Rain and blossom; spring at my place. Image: Su Leslie 2019
In Wellington recently I had a really good pot of green tea (at Dumpling’d on Boulcott Street for anyone local). The menu described it as green tea with rose petals and fruit, and it was delicious.
I’m dubious about a lot of flavoured teas since I discovered the added sugars, oil and sundry other ingredients in the fine print, but I figured I could probably get close to replicating the taste with — well, green tea, rosebuds and fruit.
I was right.
The green and rosebud teas came from our local Asian grocer, and the fruit is dried apple slices from the supermarket. My first attempt wasn’t great, but second time round I was more generous with the roses and apple, and I added some fresh lemon thyme from the garden.
I would do my happy dance, but I don’t want to spill tea down my front.
My September began in Omapere, on the Hokianga Harbour — a long weekend for the Big T and I revisiting an area we first explored in our early days together. Without knowing it when we booked, we even stayed in the same place, though it has been transformed from a small motel into a larger hotel complex.
In the thirty years since we lasted visited, the giant sand dune on the western side of the harbour has begun to disappear under vegetation — an environmental success, but making the dune a little less spectacular.
On the other hand, the foreshore at Omapere is disappearing into the sea. Along the beach was clear evidence of massive erosion, including several houses and large areas of reserve that have collapsed into the beach. Enormous concrete barriers have been placed on the lawn of the hotel to “protect” the building, but I suspect that if T and I were to visit in another 30 years, we’d need to find alternative accommodation to stay on dry land.
My gardening efforts this month have been very modest; lots of planning and tidying, some helicopter parenting of a few seeds and seedlings, and trying to enjoy the spring flowers before wind and rain destroy them.
T and I celebrated my birthday with a few days in Wellington — my favourite home away from home. T hardly ever visits our capital city, so it was fun playing tourists together. As always seems to happen when I visit, the weather was good for most of our stay and the clouds were rolling in as we left — perfect.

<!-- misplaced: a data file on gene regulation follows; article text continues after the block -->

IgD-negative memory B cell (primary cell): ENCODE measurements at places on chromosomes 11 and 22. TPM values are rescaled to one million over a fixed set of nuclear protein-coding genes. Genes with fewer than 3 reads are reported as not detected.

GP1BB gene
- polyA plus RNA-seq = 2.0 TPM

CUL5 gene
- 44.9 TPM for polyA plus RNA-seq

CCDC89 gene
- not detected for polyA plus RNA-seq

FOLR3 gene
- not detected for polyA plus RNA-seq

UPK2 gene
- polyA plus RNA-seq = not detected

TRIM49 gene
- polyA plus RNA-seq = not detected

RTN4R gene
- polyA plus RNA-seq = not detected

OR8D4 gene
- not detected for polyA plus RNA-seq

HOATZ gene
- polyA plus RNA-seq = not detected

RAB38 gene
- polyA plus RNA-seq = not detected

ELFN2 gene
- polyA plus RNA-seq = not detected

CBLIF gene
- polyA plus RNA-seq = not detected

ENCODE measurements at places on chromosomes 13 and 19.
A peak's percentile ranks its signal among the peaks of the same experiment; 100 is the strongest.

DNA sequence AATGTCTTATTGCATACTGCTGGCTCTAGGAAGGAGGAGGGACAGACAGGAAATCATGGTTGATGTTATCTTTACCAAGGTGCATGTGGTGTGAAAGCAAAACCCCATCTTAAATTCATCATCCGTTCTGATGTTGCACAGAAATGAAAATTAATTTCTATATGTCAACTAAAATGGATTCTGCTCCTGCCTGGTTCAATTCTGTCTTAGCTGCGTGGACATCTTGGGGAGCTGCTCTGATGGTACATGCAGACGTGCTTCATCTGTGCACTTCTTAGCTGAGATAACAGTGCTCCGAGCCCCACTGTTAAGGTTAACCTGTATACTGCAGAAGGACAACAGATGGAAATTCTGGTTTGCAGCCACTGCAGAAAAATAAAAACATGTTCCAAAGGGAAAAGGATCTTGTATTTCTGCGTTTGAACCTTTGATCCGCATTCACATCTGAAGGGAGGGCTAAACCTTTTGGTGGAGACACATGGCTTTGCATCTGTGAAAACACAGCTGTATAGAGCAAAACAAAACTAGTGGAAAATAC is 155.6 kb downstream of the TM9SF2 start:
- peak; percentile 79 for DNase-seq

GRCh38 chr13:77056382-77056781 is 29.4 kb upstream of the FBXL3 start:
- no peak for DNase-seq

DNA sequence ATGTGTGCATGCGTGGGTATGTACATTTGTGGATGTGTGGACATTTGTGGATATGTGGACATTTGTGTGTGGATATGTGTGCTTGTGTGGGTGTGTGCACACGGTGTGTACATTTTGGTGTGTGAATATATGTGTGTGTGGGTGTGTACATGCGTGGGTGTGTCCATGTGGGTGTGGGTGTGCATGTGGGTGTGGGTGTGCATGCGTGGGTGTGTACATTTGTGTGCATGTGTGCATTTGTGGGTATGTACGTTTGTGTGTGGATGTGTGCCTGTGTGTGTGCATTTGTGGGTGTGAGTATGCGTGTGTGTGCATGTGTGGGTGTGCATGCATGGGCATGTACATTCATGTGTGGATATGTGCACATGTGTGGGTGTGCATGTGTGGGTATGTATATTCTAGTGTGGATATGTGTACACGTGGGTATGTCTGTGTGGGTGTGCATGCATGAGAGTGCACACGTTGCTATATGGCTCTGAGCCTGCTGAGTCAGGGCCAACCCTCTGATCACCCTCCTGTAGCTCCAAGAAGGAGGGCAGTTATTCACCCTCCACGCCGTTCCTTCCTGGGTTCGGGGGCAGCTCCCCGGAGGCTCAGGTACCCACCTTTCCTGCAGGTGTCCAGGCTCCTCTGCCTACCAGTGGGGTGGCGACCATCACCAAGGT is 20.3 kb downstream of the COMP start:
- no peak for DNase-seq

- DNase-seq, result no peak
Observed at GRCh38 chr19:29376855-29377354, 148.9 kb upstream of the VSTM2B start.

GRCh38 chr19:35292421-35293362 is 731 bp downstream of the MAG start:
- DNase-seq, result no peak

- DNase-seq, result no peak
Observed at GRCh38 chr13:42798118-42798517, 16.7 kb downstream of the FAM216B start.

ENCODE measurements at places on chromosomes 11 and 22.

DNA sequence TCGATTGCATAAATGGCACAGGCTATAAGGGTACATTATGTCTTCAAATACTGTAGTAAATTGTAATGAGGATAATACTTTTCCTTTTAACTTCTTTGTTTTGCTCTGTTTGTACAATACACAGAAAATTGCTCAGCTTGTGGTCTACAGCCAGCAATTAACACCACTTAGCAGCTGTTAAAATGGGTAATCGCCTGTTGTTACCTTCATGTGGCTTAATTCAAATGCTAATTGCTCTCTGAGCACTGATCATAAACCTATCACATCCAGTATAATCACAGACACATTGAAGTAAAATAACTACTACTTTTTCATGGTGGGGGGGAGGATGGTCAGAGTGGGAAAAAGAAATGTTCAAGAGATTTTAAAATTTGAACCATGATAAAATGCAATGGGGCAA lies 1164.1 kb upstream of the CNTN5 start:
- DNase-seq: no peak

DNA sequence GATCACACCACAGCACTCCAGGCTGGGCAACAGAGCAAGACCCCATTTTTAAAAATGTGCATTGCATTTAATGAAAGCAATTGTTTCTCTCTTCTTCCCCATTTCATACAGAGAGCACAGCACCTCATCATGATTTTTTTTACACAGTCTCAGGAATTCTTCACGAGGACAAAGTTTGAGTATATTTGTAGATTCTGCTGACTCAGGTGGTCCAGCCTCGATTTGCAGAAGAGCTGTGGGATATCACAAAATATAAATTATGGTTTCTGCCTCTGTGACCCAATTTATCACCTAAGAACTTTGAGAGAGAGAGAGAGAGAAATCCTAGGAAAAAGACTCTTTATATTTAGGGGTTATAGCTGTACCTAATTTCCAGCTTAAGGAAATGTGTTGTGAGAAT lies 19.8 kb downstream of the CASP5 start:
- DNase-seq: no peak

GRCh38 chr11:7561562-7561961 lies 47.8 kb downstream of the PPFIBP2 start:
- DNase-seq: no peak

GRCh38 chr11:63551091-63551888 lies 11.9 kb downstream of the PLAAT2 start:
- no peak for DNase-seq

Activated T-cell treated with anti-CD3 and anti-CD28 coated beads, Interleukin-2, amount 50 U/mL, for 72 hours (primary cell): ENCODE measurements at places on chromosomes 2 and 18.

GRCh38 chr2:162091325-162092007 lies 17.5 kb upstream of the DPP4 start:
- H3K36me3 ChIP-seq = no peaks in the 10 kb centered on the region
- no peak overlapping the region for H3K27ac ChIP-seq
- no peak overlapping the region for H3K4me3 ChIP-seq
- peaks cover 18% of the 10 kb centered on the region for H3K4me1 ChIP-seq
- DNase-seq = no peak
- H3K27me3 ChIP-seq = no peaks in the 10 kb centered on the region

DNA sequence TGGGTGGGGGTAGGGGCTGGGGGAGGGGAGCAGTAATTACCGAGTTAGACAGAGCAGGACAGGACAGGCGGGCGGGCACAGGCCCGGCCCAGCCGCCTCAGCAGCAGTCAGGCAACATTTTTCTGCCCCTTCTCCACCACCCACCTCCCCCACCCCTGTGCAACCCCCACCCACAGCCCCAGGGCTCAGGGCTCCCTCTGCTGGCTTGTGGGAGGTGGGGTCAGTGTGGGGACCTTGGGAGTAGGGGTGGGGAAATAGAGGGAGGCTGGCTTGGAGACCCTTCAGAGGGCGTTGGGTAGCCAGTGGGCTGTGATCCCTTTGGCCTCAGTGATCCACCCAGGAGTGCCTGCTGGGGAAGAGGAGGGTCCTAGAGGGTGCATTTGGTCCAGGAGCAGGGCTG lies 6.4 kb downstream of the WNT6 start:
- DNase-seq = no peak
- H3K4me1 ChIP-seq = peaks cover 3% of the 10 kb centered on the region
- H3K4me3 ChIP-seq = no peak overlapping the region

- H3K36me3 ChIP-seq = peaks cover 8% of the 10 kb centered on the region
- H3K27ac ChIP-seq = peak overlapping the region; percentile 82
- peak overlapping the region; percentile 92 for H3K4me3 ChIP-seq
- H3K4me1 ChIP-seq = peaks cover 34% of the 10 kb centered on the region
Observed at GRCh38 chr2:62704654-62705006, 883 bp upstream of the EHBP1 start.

About The Changing Seasons
The Changing Seasons is a monthly challenge where bloggers around the world share what’s been happening in their month.
If you would like to join in, here are the guidelines:
The Changing Seasons Version One (photographic):
- Each month, post 5-20 photos in a gallery that you feel represent your month
- Don’t use photos from your archive. Only new shots.
- Tag your posts with #MonthlyPhotoChallenge and #TheChangingSeasons so that others can find them
The Changing Seasons Version Two (you choose the format):
- Each month, post a photo, recipe, painting, drawing, video, whatever that you feel says something about your month
- Don’t use archive stuff. Only new material!
- Tag your posts with #MonthlyPhotoChallenge and #TheChangingSeasons so others can find them.
If you do a ping-back to this post, I can update it with links to all of yours.
Because I’ve been a bit slow this month, four of my fellow bloggers have already posted their Changing Seasons;
Ju-Lyn at All things bright and beautiful
Pauline at Living in Paradise
Tish at Writer on the Edge
Jude from Life at the Edge
Please pop over to see how September played out for them, and also:
Tracy at Reflections of an Untidy Mind
Lani at Life, the Universe and Lani
Joanne at My Life Lived Full
Sarah at Art Expedition
Ruth at Ruth’s Arc
Brian at Bushboys World
Pea, mint and feta fritters with roasted asparagus. Image: Su Leslie
If I seem even more food-obsessed than usual this weekend, it’s partly because I had some sort of gastric bug earlier in the week and couldn’t eat for a couple of days; but mostly because I am feeling incredibly lucky and grateful to actually have food.
The more I read about the climate catastrophe engulfing the planet, the collapse of eco-systems and the horrendous loss of species after species, the more I wonder how much longer I can take for granted the means to produce even simple, vegetarian meals like these fritters and asparagus.
The generation I was born into the tail-end of has often been called “the lucky generation”, but I fear if we don’t all make radical changes very soon, our luck will run out.
And yes, it’s not a one-word post, but the prompt for a rant on something about which I feel very strongly.
All we have to decide is what to do with the time that is given us. — J. R. R. Tolkien
For this guy, who fishes most days off our local wharf, the decision seems to have been made.
I love fish, and quite like the idea of catching it, but I can see that for a lot of people, fishing is so much more than procuring dinner.
The charm of fishing is that it is the pursuit of what is elusive but attainable, a perpetual series of occasions for hope. — John Buchan